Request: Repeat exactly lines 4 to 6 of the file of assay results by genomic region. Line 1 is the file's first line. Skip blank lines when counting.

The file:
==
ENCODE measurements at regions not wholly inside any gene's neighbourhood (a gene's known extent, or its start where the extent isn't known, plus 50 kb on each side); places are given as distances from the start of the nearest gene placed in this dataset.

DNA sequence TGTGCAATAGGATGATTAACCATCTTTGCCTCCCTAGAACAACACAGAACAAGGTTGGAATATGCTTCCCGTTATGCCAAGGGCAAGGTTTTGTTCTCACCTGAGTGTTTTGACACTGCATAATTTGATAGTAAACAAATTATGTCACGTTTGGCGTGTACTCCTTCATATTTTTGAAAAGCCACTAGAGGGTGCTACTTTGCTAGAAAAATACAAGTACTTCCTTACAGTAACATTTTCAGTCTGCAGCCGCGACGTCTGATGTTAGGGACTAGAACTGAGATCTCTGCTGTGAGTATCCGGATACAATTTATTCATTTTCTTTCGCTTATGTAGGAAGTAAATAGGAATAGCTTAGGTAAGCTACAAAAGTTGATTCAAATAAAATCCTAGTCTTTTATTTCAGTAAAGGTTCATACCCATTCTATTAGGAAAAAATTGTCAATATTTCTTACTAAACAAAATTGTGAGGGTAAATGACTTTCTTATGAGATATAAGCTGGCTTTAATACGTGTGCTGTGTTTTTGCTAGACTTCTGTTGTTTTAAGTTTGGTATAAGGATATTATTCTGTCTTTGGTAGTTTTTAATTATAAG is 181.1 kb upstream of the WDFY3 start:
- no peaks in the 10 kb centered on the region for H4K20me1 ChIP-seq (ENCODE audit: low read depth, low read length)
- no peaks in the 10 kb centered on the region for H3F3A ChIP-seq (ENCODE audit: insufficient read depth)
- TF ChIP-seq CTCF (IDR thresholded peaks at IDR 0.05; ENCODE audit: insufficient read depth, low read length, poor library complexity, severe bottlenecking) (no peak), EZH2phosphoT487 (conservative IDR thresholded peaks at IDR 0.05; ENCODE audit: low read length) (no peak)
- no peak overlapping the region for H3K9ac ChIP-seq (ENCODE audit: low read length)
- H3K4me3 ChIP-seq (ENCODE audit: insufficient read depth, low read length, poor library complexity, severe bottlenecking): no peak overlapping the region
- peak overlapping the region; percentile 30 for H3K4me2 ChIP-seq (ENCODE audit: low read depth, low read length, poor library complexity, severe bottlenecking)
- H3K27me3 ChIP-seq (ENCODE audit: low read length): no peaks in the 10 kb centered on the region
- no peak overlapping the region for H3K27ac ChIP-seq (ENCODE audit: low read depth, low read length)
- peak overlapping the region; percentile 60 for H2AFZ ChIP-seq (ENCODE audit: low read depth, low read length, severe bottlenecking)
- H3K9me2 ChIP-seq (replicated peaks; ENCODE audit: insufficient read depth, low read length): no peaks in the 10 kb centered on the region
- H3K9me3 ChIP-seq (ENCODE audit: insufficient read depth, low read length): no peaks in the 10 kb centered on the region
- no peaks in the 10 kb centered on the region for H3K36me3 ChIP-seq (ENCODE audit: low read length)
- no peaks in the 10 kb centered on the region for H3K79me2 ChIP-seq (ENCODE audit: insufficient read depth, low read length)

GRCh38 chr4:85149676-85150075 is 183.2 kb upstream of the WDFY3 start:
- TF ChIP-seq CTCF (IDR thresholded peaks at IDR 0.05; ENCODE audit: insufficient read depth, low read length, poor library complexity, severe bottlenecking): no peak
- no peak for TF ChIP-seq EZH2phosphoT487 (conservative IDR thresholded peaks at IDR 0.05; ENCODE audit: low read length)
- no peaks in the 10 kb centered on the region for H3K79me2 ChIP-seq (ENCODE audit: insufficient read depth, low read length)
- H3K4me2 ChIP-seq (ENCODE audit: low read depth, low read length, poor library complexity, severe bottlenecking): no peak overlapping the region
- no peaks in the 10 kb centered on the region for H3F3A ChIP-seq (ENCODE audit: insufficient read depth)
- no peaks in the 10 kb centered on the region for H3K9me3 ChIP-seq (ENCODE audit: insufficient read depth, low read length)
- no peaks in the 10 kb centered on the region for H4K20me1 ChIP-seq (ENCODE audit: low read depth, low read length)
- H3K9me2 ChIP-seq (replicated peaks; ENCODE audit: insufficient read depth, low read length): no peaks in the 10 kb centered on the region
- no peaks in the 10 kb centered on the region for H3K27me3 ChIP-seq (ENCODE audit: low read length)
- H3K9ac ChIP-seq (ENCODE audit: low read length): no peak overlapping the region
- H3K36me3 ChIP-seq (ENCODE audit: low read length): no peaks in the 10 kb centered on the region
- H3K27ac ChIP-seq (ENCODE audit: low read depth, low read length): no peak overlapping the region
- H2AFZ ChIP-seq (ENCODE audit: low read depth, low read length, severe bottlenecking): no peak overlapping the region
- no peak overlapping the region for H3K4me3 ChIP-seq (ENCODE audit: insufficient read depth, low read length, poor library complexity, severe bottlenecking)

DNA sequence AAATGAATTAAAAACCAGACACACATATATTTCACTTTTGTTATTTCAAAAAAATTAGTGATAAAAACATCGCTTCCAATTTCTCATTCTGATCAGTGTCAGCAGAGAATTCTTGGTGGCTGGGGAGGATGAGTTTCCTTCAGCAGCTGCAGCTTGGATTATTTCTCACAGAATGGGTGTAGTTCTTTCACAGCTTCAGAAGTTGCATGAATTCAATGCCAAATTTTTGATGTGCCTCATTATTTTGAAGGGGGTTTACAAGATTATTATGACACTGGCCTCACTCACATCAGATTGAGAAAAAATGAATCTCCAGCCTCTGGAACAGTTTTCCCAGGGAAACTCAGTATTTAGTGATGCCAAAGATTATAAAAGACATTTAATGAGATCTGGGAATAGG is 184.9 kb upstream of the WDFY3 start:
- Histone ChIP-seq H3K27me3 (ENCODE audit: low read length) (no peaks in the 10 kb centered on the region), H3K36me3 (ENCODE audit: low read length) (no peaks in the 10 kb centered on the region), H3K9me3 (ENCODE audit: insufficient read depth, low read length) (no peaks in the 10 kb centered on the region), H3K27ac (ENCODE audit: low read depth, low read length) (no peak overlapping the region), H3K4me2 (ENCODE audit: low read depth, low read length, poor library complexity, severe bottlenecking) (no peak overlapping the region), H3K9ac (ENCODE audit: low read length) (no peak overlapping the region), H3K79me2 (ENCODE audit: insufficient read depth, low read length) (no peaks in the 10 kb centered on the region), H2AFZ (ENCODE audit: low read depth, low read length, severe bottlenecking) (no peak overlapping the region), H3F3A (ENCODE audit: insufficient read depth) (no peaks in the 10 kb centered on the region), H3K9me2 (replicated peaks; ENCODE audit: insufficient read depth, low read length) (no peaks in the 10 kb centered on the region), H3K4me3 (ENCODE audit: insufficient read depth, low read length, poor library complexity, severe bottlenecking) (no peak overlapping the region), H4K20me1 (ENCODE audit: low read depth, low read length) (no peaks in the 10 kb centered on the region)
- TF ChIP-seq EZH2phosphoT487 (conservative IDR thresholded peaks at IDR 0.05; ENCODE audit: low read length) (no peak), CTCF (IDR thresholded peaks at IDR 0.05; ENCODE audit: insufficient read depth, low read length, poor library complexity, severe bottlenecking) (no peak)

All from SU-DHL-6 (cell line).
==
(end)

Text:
- no peaks in the 10 kb centered on the region for H3F3A ChIP-seq (ENCODE audit: insufficient read depth)
- TF ChIP-seq CTCF (IDR thresholded peaks at IDR 0.05; ENCODE audit: insufficient read depth, low read length, poor library complexity, severe bottlenecking) (no peak), EZH2phosphoT487 (conservative IDR thresholded peaks at IDR 0.05; ENCODE audit: low read length) (no peak)
- no peak overlapping the region for H3K9ac ChIP-seq (ENCODE audit: low read length)